We still consider Pettis’ framework to be the best way of looking at the Chinese economy and the challenges it faces. Here he runs through the recent shifts in the RMB, the fear that other countries might see that shift as a spur to their own devaluations, the failure of rebalancing so far, what a successful rebalancing must entail and, most importantly, the hope that China’s latest push for “supply-side reforms” will be in the right direction.

It’s pretty thorough. Read more

Further reading

Elsewhere on Monday,

- The “story is not one of political ideology or the corridors of power but of empty bedrooms and broken homes created by Xi’s intensifying assault on anyone his regime deems a threat.”

- The secret history of GM’s China bailout.

- Behind Trump’s attack ads. Spoiler, they’re his work and done “with little research or extensive prep work.”

- Meet Peter Tuchman, the most photographed trader on Wall St.

- Has tech killed the noble bank heist? Read more

Further reading

Elsewhere on Friday,

- “Here’s how to survive the coming crash…”

- The hand gestures of Davos.

- Rebranding the Kochs.

- James Montier’s latest on market myths: Debts, deficits and delusions.

- Still just a few questions left for Draghi to answer. Read more

India’s Sensex, now pre-Modi

This is more art than science but we’re going to mark it anyway.

That’s India’s benchmark Sensex index closing below 24,ooo points – at 23,962.21 to be exact — its lowest close since May 15, 2014 according to Reuters.

Funnily enough, May 16 was when one Narendra Modi got his first official nod to go sit on India’s most ministerial seat. The Sensex closed that day at 24,121.74. Read more

Rub falling, greater dollarisation risked, FX analysts speechless

Bank of Russia Governor Elvira Nabiullina is leaving it to the market to imagine when a ruble collapse will pose a threat to financial stability and force policy makers into action.

So far it hasn’t, and the currency is close to its “fundamental levels,” Nabiullina said in an interview on Wednesday. Other top officials also took the crisis in their stride, with President Vladimir Putin saying that changes in the exchange rate are actually opening up “additional opportunities” for some businesses.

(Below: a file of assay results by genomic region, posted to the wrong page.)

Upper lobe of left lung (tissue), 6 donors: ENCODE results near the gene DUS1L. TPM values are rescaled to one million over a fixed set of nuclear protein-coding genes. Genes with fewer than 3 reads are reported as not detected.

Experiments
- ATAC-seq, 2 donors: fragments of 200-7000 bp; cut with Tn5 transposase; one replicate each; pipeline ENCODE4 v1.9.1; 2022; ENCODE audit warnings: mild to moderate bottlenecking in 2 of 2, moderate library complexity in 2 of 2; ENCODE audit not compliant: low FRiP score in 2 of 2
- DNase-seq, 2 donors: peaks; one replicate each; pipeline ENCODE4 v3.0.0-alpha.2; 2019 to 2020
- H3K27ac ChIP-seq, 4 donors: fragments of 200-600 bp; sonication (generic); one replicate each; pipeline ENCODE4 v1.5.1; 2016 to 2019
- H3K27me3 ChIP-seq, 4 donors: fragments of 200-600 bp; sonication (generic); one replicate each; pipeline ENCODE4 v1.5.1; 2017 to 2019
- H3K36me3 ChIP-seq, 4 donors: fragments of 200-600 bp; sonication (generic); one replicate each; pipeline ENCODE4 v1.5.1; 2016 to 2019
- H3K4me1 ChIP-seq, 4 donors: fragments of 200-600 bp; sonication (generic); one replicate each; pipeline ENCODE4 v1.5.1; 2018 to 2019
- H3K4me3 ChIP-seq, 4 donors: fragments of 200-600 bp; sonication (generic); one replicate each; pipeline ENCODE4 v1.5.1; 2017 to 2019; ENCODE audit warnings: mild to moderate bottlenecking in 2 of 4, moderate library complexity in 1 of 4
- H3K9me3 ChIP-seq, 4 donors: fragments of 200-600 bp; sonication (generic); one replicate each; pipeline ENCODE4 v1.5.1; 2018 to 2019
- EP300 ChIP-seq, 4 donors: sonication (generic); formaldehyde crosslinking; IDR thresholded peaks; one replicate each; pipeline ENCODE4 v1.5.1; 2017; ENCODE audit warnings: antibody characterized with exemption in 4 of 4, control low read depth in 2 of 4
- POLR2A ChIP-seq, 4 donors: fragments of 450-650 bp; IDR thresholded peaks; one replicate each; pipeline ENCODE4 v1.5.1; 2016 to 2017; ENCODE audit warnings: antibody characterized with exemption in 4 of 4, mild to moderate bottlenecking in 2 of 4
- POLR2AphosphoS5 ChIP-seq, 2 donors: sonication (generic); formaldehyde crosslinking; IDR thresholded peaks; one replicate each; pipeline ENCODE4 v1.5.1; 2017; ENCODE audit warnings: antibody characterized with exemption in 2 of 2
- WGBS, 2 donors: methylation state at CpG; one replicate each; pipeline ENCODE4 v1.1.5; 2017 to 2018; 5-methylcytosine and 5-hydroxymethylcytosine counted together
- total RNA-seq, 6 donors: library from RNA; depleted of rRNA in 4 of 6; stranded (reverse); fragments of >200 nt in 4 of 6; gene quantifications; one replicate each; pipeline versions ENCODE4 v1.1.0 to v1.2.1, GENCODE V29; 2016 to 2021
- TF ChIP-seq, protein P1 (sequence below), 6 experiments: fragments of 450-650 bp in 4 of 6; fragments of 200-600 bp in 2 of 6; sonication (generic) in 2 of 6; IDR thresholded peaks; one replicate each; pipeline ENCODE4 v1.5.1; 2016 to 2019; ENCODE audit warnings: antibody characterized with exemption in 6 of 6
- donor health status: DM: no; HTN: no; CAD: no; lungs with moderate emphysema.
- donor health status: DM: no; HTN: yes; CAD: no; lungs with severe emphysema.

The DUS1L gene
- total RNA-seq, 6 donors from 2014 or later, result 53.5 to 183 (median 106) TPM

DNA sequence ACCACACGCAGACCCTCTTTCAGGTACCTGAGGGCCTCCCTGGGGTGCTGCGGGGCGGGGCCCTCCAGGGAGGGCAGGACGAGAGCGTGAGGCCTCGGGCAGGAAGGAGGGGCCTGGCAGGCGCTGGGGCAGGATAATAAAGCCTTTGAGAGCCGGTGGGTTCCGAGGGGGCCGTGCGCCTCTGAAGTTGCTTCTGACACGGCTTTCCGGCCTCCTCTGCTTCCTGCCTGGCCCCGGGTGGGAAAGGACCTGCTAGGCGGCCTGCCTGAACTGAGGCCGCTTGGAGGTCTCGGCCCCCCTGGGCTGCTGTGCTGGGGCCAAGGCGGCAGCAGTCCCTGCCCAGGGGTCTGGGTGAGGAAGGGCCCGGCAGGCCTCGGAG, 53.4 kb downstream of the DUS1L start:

- Bloomberg, Jan 21

- Markets, Jan 21 Read more

Further reading

Elsewhere on Thursday,

- Panic, or a dip-buyer’s lament. (And stock market sell-offs without a recession)

- “Investors need to stop trying to construct a new narrative each day to explain the ongoing selling.”

- How “non-negligible” is the chance Duncan Weldon be dining on leather soon?

- Soros: The US EU is on the verge of collapse.

- The IMF needs less Lagarde. Read more

Further reading

Elsewhere on Wednesday,

- Justices will know insider trading when they see it.

- How an obscure adviser to Pat Buchanan predicted the wild Trump campaign in 1996.

- Weakened at Bernie’s.

- Have the US and the global economies really improved by 200 per cent since 2007, or by 20 per cent since the peak of 2007?

- Goldman calls for oil rally, makes rookie mistake. Read more

Further reading

Elsewhere on Tuesday,

- China: “In year-on-year terms, growth over the past six quarters has been 7.2%, 7.2%, 7%, 7%, 6.9% and 6.8%.”

- Also, you know, capital controls.

- “Does any city have a more stratified sleep economy than wintertime Delhi?”

- “Like young Wall Street traders who ignore bubbles because they’ve only been alive and working during boom times, young people in rich countries have never experienced the deprivation of living in a failed communist economy or a pre-capitalist feudal system. “ Read more

It’s all connected, CNY edition

From Societe Generale’s analysts over the weekend, with our emphasis, on the fallout from the weakening yuan on the European Central Bank, and why that might circle back (and back again):

Global currency markets have taken their cue from China and commodities, and the resulting shifts are causing something of a headache for the major central banks. Since the low of last spring, the euro has bounced back by just over 9% trade-weighted. Similar moves have been observed for the JPY and USD, with the bulk of depreciation coming from EM commodity currencies. Their status as funding currencies has even seen the euro and yen gain against the dollar in recent weeks

 Read more

Giving up

Some bullet points from JP Morgan’s Flows & Liquidity team to start the week.

Signs of capitulation, as they put it, in the face of a slowing China, the CNY and its “depaluation”, the Fed, a liquidity vacuum etc:

 Retail investors were heavy sellers of equity funds for two consecutive weeks on extreme pessimism.

 Read more

Further reading

Elsewhere on Monday,

- Davies on China: “almost the whole of this rebalancing in nominal terms has occurred because of a large drop in the relative price of industrial products compared to services.”

- The grand strategy of rising superpower management.

- What will it take to stabilise capital markets?

- Mexico’s cartels now fight for political power itself.

- Fools and their money, “a shiny, $100 doughnut covered in 24-carat gold” edition. Read more